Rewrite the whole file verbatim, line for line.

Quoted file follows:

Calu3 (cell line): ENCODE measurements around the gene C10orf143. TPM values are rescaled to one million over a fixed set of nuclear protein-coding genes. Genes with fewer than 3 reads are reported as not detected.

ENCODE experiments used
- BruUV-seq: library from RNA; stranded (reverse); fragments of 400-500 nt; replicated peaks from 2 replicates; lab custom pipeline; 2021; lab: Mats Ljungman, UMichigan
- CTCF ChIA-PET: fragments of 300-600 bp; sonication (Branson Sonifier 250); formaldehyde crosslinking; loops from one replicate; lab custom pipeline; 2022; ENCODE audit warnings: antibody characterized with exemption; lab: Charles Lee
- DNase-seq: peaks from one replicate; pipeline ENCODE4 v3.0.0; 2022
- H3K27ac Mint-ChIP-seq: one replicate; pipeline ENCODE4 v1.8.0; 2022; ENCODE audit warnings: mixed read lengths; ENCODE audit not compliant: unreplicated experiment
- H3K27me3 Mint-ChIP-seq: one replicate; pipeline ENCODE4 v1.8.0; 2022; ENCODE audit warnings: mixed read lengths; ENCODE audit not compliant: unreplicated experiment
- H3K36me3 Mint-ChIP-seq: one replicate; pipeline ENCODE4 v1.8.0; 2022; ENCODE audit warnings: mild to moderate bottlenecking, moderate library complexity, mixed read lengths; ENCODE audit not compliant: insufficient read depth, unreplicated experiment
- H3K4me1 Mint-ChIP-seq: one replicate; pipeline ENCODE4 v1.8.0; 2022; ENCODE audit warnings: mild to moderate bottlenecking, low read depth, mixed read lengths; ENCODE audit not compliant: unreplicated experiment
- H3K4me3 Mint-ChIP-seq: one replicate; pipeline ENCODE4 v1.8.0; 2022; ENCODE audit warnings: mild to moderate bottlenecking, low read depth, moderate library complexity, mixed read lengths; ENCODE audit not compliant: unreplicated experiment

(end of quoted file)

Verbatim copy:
Calu3 (cell line): ENCODE measurements around the gene C10orf143. TPM values are rescaled to one million over a fixed set of nuclear protein-coding genes. Genes with fewer than 3 reads are reported as not detected.

ENCODE experiments used
- BruUV-seq: library from RNA; stranded (reverse); fragments of 400-500 nt; replicated peaks from 2 replicates; lab custom pipeline; 2021; lab: Mats Ljungman, UMichigan
- CTCF ChIA-PET: fragments of 300-600 bp; sonication (Branson Sonifier 250); formaldehyde crosslinking; loops from one replicate; lab custom pipeline; 2022; ENCODE audit warnings: antibody characterized with exemption; lab: Charles Lee
- DNase-seq: peaks from one replicate; pipeline ENCODE4 v3.0.0; 2022
- H3K27ac Mint-ChIP-seq: one replicate; pipeline ENCODE4 v1.8.0; 2022; ENCODE audit warnings: mixed read lengths; ENCODE audit not compliant: unreplicated experiment
- H3K27me3 Mint-ChIP-seq: one replicate; pipeline ENCODE4 v1.8.0; 2022; ENCODE audit warnings: mixed read lengths; ENCODE audit not compliant: unreplicated experiment
- H3K36me3 Mint-ChIP-seq: one replicate; pipeline ENCODE4 v1.8.0; 2022; ENCODE audit warnings: mild to moderate bottlenecking, moderate library complexity, mixed read lengths; ENCODE audit not compliant: insufficient read depth, unreplicated experiment
- H3K4me1 Mint-ChIP-seq: one replicate; pipeline ENCODE4 v1.8.0; 2022; ENCODE audit warnings: mild to moderate bottlenecking, low read depth, mixed read lengths; ENCODE audit not compliant: unreplicated experiment
- H3K4me3 Mint-ChIP-seq: one replicate; pipeline ENCODE4 v1.8.0; 2022; ENCODE audit warnings: mild to moderate bottlenecking, low read depth, moderate library complexity, mixed read lengths; ENCODE audit not compliant: unreplicated experiment